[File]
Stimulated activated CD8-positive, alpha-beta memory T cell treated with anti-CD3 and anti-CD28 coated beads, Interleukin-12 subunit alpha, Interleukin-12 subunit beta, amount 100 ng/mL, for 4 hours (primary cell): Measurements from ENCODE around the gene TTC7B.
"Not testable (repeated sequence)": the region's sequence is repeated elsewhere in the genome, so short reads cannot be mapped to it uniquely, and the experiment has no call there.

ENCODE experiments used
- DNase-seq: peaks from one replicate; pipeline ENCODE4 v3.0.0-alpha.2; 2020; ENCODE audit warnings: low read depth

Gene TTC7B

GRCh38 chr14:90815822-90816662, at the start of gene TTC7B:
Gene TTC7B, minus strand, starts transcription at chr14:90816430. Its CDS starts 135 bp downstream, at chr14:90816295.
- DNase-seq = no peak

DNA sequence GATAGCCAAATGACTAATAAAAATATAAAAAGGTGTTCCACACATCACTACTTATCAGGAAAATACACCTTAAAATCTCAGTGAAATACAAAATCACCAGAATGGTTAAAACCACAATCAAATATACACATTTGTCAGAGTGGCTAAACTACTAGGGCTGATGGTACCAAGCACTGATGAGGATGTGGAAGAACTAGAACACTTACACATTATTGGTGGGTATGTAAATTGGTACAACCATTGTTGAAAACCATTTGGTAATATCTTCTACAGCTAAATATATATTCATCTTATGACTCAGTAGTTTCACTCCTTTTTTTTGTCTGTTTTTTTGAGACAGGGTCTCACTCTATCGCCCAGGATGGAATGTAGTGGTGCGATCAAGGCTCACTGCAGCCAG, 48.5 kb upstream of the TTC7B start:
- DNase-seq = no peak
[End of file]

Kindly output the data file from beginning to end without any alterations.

Stimulated activated CD8-positive, alpha-beta memory T cell treated with anti-CD3 and anti-CD28 coated beads, Interleukin-12 subunit alpha, Interleukin-12 subunit beta, amount 100 ng/mL, for 4 hours (primary cell): Measurements from ENCODE around the gene TTC7B.
"Not testable (repeated sequence)": the region's sequence is repeated elsewhere in the genome, so short reads cannot be mapped to it uniquely, and the experiment has no call there.

ENCODE experiments used
- DNase-seq: peaks from one replicate; pipeline ENCODE4 v3.0.0-alpha.2; 2020; ENCODE audit warnings: low read depth

Gene TTC7B

GRCh38 chr14:90815822-90816662, at the start of gene TTC7B:
Gene TTC7B, minus strand, starts transcription at chr14:90816430. Its CDS starts 135 bp downstream, at chr14:90816295.
- DNase-seq = no peak

DNA sequence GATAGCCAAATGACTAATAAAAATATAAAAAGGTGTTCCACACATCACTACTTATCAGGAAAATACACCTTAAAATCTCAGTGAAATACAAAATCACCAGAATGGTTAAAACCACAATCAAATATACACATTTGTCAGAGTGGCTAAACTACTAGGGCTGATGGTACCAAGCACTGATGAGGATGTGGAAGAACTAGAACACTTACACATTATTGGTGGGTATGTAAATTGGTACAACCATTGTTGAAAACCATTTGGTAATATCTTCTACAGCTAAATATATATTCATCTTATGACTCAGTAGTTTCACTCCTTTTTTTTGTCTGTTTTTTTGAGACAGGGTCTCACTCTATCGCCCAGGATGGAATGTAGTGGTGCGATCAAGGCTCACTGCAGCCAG, 48.5 kb upstream of the TTC7B start:
- DNase-seq = no peak